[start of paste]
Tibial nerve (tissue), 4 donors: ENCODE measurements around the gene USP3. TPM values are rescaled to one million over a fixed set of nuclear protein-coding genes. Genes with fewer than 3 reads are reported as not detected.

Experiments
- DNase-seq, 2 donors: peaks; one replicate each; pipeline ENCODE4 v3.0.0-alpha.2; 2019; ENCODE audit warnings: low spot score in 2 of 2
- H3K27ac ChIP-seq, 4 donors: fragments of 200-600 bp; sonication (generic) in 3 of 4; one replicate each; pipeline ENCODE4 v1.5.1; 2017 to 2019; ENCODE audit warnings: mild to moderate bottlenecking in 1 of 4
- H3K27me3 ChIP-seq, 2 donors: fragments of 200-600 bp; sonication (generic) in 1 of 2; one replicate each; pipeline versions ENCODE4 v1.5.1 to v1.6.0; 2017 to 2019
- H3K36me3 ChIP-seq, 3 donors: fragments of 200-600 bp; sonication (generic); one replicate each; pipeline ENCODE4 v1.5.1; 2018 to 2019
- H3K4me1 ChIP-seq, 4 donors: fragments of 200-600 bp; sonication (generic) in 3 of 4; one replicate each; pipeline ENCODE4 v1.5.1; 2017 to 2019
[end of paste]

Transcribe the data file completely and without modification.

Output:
Tibial nerve (tissue), 4 donors: ENCODE measurements around the gene USP3. TPM values are rescaled to one million over a fixed set of nuclear protein-coding genes. Genes with fewer than 3 reads are reported as not detected.

Experiments
- DNase-seq, 2 donors: peaks; one replicate each; pipeline ENCODE4 v3.0.0-alpha.2; 2019; ENCODE audit warnings: low spot score in 2 of 2
- H3K27ac ChIP-seq, 4 donors: fragments of 200-600 bp; sonication (generic) in 3 of 4; one replicate each; pipeline ENCODE4 v1.5.1; 2017 to 2019; ENCODE audit warnings: mild to moderate bottlenecking in 1 of 4
- H3K27me3 ChIP-seq, 2 donors: fragments of 200-600 bp; sonication (generic) in 1 of 2; one replicate each; pipeline versions ENCODE4 v1.5.1 to v1.6.0; 2017 to 2019
- H3K36me3 ChIP-seq, 3 donors: fragments of 200-600 bp; sonication (generic); one replicate each; pipeline ENCODE4 v1.5.1; 2018 to 2019
- H3K4me1 ChIP-seq, 4 donors: fragments of 200-600 bp; sonication (generic) in 3 of 4; one replicate each; pipeline ENCODE4 v1.5.1; 2017 to 2019